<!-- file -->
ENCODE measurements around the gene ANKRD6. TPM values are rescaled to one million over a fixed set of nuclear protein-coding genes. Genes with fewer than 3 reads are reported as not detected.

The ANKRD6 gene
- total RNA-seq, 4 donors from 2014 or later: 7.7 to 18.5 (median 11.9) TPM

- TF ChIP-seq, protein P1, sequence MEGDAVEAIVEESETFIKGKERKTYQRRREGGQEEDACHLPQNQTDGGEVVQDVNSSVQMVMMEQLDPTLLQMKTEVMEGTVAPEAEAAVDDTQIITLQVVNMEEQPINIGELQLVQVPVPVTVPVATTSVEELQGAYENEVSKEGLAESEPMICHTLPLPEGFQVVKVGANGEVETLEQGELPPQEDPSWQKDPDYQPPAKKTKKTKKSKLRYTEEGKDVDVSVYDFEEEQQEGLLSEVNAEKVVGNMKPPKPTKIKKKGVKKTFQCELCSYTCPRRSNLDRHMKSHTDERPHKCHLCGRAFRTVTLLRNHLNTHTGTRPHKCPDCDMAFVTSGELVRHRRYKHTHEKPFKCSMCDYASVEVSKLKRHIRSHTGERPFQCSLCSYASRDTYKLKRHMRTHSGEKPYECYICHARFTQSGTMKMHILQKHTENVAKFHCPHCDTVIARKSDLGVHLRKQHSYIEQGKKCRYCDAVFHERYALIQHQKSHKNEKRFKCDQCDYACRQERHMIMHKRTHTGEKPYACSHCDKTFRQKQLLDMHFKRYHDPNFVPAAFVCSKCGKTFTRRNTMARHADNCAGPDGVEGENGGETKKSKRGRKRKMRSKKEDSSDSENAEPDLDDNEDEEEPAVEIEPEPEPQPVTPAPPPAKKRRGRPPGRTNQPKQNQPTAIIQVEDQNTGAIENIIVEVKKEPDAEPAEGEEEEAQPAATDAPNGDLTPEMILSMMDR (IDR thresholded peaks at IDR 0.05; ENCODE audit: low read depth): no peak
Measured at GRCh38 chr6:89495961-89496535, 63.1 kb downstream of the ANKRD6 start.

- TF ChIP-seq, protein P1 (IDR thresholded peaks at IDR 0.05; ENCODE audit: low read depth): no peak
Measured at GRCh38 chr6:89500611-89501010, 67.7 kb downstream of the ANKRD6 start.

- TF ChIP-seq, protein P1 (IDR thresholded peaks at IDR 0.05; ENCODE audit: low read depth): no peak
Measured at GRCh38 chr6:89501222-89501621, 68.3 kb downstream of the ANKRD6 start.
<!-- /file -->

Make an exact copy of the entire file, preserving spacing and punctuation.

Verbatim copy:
ENCODE measurements around the gene ANKRD6. TPM values are rescaled to one million over a fixed set of nuclear protein-coding genes. Genes with fewer than 3 reads are reported as not detected.

The ANKRD6 gene
- total RNA-seq, 4 donors from 2014 or later: 7.7 to 18.5 (median 11.9) TPM

- TF ChIP-seq, protein P1, sequence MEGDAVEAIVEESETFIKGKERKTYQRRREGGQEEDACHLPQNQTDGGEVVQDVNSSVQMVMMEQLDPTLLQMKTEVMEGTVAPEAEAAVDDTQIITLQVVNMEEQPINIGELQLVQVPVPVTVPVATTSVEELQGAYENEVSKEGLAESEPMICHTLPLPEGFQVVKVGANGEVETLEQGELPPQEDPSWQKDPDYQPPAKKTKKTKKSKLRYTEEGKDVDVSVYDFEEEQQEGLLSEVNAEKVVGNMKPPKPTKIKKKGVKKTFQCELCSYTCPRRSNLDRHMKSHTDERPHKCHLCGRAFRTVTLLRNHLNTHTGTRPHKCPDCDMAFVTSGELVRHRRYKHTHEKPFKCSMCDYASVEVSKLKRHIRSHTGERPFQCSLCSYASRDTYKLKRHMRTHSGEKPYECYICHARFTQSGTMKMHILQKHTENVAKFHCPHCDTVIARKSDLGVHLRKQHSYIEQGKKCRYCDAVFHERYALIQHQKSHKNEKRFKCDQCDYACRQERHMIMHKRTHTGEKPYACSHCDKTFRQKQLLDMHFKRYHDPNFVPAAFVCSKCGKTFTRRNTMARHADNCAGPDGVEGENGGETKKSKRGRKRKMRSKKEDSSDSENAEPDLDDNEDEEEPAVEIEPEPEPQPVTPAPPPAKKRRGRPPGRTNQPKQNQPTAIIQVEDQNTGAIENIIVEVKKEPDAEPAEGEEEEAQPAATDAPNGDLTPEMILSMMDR (IDR thresholded peaks at IDR 0.05; ENCODE audit: low read depth): no peak
Measured at GRCh38 chr6:89495961-89496535, 63.1 kb downstream of the ANKRD6 start.

- TF ChIP-seq, protein P1 (IDR thresholded peaks at IDR 0.05; ENCODE audit: low read depth): no peak
Measured at GRCh38 chr6:89500611-89501010, 67.7 kb downstream of the ANKRD6 start.

- TF ChIP-seq, protein P1 (IDR thresholded peaks at IDR 0.05; ENCODE audit: low read depth): no peak
Measured at GRCh38 chr6:89501222-89501621, 68.3 kb downstream of the ANKRD6 start.